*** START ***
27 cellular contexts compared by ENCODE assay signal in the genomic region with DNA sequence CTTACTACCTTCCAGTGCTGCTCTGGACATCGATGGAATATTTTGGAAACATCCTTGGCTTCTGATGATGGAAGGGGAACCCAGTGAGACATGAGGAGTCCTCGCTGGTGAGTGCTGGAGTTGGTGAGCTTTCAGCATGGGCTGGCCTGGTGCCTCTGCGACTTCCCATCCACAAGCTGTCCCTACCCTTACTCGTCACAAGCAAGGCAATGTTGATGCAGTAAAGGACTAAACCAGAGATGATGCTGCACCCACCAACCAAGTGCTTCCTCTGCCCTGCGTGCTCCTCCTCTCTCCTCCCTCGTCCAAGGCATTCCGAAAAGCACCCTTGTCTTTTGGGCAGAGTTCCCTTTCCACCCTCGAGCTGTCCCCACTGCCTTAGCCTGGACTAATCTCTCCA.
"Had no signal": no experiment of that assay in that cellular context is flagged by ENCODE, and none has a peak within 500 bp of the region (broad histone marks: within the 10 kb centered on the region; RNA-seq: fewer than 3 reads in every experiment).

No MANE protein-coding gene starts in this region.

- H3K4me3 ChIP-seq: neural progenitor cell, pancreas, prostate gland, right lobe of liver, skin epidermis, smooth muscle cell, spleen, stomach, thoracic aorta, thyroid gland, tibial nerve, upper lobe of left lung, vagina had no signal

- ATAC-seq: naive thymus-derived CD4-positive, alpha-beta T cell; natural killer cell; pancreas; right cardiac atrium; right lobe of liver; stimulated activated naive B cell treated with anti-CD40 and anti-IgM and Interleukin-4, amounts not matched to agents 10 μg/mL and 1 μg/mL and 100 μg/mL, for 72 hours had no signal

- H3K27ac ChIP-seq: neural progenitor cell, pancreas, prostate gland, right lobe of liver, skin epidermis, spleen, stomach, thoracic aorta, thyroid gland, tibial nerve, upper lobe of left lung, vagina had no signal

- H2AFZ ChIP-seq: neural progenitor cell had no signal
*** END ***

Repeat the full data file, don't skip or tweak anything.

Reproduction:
27 cellular contexts compared by ENCODE assay signal in the genomic region with DNA sequence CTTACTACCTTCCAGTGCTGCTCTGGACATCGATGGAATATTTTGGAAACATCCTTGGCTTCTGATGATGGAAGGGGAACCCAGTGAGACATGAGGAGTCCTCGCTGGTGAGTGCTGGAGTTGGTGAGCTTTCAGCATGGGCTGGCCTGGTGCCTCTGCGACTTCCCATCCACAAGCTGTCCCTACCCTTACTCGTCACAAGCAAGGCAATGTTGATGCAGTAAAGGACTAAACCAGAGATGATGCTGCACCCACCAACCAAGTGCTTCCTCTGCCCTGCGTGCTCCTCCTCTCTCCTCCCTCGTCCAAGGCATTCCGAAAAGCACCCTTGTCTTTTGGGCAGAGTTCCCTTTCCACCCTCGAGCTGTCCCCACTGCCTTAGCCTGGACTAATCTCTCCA.
"Had no signal": no experiment of that assay in that cellular context is flagged by ENCODE, and none has a peak within 500 bp of the region (broad histone marks: within the 10 kb centered on the region; RNA-seq: fewer than 3 reads in every experiment).

No MANE protein-coding gene starts in this region.

- H3K4me3 ChIP-seq: neural progenitor cell, pancreas, prostate gland, right lobe of liver, skin epidermis, smooth muscle cell, spleen, stomach, thoracic aorta, thyroid gland, tibial nerve, upper lobe of left lung, vagina had no signal

- ATAC-seq: naive thymus-derived CD4-positive, alpha-beta T cell; natural killer cell; pancreas; right cardiac atrium; right lobe of liver; stimulated activated naive B cell treated with anti-CD40 and anti-IgM and Interleukin-4, amounts not matched to agents 10 μg/mL and 1 μg/mL and 100 μg/mL, for 72 hours had no signal

- H3K27ac ChIP-seq: neural progenitor cell, pancreas, prostate gland, right lobe of liver, skin epidermis, spleen, stomach, thoracic aorta, thyroid gland, tibial nerve, upper lobe of left lung, vagina had no signal

- H2AFZ ChIP-seq: neural progenitor cell had no signal